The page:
The U.S. quarterly pigs report said the U.S. herd was four percent larger than a year ago at 70.976 million head. The report came in close to expectations.
The weekly U.S. slaughter increased at a time when the number should be getting smaller. The large slaughter increased pork supply, which in turn weighed on the cash hog market.
The U.S. national live price average for barrows and gilts was US$50.25 per cwt. March 31, down from $52.34 March 24.
U.S. hogs averaged $61.38 on a carcass basis March 31, down from $64.38 March 24.
The U.S. pork cutout was $75.40 per cwt. March 31, down from $78.48 March 24.
The estimated U.S. weekly slaughter for the week to April 1 was 2.343 million, up from 2.313 million the previous week.
Slaughter was 2.184 million last year at the same time.
In Canada, the April 1 Signature Five price was C160.54 per 100 kilograms, down from $166.39 the previous week.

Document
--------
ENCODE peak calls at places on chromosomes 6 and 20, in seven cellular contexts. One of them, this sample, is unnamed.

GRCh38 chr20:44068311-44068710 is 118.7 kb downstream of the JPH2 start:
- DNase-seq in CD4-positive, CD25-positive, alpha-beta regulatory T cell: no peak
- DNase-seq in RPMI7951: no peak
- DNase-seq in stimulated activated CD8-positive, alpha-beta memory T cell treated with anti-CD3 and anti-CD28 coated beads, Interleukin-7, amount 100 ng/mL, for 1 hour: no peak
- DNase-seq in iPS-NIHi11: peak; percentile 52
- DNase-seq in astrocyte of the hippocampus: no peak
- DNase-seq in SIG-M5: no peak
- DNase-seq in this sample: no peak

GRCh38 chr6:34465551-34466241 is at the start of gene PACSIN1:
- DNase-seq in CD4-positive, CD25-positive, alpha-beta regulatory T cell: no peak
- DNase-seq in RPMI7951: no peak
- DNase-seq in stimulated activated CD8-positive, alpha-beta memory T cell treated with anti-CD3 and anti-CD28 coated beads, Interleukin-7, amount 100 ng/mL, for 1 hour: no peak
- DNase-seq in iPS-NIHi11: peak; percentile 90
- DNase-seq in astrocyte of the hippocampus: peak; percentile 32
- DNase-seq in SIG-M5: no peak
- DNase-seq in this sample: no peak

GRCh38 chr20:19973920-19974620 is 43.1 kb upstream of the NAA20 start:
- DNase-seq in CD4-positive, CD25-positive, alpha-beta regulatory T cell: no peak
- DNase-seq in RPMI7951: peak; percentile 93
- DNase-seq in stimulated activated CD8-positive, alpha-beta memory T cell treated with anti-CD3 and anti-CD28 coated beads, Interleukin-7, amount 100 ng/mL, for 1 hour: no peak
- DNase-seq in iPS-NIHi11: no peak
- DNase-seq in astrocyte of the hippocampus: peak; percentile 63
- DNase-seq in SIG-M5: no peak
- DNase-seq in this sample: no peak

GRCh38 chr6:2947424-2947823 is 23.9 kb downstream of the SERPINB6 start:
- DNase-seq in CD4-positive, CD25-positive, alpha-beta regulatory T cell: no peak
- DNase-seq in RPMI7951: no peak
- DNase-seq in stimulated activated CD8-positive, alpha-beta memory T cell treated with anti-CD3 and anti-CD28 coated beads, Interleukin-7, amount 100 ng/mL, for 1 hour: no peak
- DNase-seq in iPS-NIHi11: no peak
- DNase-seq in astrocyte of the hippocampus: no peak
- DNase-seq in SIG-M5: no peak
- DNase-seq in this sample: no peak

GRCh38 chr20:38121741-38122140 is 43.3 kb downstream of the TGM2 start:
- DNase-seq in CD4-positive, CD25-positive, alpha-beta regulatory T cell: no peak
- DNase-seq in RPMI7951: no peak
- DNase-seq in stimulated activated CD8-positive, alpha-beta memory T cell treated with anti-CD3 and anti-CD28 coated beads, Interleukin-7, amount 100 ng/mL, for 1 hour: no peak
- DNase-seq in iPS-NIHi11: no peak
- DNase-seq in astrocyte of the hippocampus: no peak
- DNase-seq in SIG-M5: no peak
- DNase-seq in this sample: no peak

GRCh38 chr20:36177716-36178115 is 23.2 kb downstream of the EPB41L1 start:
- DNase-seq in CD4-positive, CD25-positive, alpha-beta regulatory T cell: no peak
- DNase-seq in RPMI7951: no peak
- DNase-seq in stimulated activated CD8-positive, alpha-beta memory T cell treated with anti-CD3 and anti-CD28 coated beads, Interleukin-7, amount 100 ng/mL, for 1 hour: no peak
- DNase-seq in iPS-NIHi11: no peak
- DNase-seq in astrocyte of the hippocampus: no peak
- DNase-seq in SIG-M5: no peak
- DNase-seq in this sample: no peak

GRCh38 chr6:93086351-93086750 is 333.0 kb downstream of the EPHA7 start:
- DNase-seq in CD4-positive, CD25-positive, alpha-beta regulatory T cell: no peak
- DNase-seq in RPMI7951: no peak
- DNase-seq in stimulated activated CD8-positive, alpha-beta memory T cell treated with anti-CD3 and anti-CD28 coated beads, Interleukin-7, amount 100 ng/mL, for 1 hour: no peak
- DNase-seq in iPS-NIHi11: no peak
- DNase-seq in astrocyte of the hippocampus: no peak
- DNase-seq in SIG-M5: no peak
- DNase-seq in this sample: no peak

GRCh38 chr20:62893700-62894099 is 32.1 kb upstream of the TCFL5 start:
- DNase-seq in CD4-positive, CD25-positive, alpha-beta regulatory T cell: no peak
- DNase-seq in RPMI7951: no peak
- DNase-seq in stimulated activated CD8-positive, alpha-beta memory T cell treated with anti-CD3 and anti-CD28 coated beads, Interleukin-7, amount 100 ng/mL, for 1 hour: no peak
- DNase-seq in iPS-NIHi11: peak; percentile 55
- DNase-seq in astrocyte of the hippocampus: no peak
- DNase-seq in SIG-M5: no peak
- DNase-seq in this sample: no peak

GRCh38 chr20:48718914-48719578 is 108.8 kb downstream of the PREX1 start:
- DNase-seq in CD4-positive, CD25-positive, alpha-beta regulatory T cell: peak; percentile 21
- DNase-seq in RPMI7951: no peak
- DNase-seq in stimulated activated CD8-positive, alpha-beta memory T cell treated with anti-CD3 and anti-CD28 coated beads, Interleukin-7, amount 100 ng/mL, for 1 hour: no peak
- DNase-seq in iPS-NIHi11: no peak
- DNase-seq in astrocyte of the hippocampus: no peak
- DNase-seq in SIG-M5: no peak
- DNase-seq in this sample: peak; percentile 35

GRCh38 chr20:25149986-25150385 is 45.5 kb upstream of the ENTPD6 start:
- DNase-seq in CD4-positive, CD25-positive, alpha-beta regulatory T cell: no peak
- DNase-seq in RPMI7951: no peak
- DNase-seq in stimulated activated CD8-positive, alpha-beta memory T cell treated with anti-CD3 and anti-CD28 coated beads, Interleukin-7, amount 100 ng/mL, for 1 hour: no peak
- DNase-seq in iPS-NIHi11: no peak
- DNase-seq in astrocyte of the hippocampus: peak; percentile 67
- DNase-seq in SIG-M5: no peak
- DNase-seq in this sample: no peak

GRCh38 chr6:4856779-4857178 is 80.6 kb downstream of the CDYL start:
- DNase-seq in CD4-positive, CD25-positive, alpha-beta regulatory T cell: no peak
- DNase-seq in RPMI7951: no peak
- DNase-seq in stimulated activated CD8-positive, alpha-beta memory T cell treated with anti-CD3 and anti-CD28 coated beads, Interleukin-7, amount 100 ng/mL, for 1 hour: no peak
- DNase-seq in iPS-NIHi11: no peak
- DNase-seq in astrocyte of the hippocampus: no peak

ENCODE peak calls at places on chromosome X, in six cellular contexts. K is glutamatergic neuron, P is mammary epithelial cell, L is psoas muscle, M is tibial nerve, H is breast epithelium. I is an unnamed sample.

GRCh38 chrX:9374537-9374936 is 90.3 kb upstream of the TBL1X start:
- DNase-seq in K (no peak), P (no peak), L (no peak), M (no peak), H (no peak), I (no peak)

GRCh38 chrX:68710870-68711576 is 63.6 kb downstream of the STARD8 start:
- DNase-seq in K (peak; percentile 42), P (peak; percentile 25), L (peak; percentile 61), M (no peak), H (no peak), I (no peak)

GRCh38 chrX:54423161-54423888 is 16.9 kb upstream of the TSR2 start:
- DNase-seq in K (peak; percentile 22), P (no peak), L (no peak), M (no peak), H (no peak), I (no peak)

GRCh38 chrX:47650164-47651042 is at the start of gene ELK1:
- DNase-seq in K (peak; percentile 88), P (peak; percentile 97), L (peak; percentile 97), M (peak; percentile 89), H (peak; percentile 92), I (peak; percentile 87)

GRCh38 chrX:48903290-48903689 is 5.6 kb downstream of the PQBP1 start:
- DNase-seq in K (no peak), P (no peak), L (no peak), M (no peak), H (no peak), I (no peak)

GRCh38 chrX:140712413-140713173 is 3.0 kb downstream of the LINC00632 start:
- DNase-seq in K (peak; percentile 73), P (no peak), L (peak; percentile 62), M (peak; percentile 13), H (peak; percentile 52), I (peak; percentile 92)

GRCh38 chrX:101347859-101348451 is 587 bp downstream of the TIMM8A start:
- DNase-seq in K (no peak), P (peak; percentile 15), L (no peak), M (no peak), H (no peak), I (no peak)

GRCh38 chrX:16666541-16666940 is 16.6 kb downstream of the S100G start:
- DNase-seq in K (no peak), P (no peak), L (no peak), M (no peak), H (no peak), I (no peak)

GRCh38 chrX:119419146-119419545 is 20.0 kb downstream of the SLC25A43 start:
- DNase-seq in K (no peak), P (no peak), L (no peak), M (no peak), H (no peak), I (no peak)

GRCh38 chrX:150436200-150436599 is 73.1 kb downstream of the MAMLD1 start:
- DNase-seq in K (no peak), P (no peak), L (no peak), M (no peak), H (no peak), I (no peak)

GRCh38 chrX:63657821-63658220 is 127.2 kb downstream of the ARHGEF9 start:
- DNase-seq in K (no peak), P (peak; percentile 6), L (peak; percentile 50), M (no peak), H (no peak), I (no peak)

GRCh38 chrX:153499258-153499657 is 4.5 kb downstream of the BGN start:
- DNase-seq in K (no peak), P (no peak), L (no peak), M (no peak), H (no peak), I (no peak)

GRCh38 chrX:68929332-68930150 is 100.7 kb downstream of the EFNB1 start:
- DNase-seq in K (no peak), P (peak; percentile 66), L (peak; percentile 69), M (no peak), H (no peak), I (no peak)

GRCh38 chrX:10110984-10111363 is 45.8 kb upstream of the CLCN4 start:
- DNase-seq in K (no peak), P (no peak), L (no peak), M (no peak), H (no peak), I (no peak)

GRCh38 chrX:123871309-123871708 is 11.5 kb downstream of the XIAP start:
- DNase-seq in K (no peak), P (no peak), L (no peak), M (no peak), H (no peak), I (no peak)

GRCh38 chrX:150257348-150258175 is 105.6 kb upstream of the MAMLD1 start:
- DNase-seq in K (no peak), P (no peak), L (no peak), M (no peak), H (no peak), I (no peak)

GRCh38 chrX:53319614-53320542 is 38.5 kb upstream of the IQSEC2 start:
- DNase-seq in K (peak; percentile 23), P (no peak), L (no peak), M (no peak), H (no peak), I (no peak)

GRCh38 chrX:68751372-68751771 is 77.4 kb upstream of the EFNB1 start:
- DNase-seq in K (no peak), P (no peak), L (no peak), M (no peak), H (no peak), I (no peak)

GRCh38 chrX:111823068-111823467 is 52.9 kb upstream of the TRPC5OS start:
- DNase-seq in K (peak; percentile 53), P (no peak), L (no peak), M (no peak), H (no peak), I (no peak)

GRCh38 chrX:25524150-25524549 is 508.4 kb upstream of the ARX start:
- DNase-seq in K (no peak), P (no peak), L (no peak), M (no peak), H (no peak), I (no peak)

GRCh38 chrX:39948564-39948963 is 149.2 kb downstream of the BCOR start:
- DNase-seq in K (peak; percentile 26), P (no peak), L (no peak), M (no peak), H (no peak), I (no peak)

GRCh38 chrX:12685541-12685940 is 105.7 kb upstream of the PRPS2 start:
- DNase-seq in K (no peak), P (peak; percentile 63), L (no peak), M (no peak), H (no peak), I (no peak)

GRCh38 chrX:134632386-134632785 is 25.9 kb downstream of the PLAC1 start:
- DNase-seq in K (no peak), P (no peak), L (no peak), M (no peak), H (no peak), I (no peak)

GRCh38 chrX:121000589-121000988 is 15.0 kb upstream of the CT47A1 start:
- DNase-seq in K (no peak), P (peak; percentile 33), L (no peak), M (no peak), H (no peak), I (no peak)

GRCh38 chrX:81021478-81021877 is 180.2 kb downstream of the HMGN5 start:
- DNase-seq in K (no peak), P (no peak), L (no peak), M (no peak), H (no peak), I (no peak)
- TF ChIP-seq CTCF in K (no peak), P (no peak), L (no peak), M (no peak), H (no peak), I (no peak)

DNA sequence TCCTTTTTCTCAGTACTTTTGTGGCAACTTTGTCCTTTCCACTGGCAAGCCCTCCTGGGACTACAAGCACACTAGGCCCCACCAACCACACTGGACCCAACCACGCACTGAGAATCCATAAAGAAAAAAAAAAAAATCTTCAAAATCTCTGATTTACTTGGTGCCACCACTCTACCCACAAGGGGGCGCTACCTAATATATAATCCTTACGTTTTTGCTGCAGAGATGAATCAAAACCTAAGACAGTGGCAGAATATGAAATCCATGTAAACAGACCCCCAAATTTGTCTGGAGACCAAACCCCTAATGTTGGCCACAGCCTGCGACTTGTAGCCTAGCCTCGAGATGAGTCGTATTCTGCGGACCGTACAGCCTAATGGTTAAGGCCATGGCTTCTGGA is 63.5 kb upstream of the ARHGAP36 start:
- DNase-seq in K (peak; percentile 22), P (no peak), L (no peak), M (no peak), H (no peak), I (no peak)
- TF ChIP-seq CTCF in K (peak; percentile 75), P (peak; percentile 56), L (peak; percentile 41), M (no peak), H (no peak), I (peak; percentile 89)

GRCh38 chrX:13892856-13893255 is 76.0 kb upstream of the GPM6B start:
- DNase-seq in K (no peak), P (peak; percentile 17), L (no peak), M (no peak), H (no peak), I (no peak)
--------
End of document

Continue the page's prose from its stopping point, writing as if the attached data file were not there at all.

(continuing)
On a per hundredweight basis the price was $72.82 down from $75.47 the previous week.
The Canadian Bison Association said Grade A bulls in the desirable weight range sold at prices up to C$6.30-$6.50 per pound hot hanging weight.
U.S. buyers are offering US$4.75 with returns dependent on exchange rates, quality and export costs.
Grade A heifers sold up to C$6-$6.30. U.S. buyers are offering US$4.50.
Animals outside the desirable buyer specifications may be discounted.
Ontario Stockyards Inc. reported that 747 sheep and lambs and 107 goats traded March 27. All classes of lambs and goats traded steady. Sheep traded at barely steady prices.